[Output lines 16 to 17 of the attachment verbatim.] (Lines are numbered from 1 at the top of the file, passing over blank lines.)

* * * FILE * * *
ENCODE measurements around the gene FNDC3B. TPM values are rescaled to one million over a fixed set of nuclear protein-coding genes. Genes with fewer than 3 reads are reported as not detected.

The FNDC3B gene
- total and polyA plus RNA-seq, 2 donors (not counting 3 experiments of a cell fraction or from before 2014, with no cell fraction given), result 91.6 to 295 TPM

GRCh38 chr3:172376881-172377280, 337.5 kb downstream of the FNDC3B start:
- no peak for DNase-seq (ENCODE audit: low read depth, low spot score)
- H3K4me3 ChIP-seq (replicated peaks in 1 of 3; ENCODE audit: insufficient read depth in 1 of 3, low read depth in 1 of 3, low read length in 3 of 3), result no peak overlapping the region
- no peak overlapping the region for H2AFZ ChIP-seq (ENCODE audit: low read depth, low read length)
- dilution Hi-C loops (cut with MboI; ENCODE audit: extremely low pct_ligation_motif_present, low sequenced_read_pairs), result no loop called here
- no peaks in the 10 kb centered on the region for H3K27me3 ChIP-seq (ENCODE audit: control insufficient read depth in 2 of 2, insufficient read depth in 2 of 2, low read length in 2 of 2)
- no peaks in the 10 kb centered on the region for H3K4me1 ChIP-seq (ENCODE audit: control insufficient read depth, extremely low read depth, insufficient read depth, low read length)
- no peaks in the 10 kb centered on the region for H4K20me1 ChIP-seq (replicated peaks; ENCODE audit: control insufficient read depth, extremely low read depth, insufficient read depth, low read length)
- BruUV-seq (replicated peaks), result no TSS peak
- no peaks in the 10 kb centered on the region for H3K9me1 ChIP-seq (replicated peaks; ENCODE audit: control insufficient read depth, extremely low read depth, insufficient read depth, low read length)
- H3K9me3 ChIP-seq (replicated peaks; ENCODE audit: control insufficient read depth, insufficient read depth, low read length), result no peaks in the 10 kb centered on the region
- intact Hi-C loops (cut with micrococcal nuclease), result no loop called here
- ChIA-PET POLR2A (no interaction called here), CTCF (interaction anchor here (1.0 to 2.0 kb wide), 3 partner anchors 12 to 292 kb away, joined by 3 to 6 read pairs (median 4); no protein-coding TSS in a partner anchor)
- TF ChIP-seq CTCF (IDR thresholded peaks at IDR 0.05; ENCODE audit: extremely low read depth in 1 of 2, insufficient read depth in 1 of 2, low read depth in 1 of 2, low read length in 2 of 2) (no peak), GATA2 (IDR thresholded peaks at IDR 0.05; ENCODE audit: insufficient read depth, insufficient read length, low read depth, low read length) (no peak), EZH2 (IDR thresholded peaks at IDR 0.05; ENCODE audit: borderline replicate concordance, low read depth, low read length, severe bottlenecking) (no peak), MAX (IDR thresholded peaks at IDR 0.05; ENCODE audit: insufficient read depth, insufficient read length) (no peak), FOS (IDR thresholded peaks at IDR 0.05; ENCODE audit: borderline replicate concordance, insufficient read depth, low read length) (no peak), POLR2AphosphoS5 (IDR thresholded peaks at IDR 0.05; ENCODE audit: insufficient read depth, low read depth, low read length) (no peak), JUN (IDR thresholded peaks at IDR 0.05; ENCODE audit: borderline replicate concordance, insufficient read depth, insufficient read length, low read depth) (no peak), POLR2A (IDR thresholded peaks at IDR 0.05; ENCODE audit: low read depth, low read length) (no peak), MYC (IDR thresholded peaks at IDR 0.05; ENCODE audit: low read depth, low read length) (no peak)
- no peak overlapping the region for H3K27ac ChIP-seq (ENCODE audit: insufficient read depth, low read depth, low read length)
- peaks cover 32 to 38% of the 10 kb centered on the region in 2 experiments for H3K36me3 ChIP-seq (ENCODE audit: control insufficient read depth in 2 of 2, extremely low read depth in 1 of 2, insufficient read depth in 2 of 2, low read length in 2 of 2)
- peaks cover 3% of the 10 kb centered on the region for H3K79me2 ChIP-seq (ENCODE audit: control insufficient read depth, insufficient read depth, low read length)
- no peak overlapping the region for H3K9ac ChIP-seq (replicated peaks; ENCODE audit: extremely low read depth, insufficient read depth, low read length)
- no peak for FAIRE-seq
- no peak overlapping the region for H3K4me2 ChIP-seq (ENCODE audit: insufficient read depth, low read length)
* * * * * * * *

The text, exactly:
- ChIA-PET POLR2A (no interaction called here), CTCF (interaction anchor here (1.0 to 2.0 kb wide), 3 partner anchors 12 to 292 kb away, joined by 3 to 6 read pairs (median 4); no protein-coding TSS in a partner anchor)
- TF ChIP-seq CTCF (IDR thresholded peaks at IDR 0.05; ENCODE audit: extremely low read depth in 1 of 2, insufficient read depth in 1 of 2, low read depth in 1 of 2, low read length in 2 of 2) (no peak), GATA2 (IDR thresholded peaks at IDR 0.05; ENCODE audit: insufficient read depth, insufficient read length, low read depth, low read length) (no peak), EZH2 (IDR thresholded peaks at IDR 0.05; ENCODE audit: borderline replicate concordance, low read depth, low read length, severe bottlenecking) (no peak), MAX (IDR thresholded peaks at IDR 0.05; ENCODE audit: insufficient read depth, insufficient read length) (no peak), FOS (IDR thresholded peaks at IDR 0.05; ENCODE audit: borderline replicate concordance, insufficient read depth, low read length) (no peak), POLR2AphosphoS5 (IDR thresholded peaks at IDR 0.05; ENCODE audit: insufficient read depth, low read depth, low read length) (no peak), JUN (IDR thresholded peaks at IDR 0.05; ENCODE audit: borderline replicate concordance, insufficient read depth, insufficient read length, low read depth) (no peak), POLR2A (IDR thresholded peaks at IDR 0.05; ENCODE audit: low read depth, low read length) (no peak), MYC (IDR thresholded peaks at IDR 0.05; ENCODE audit: low read depth, low read length) (no peak)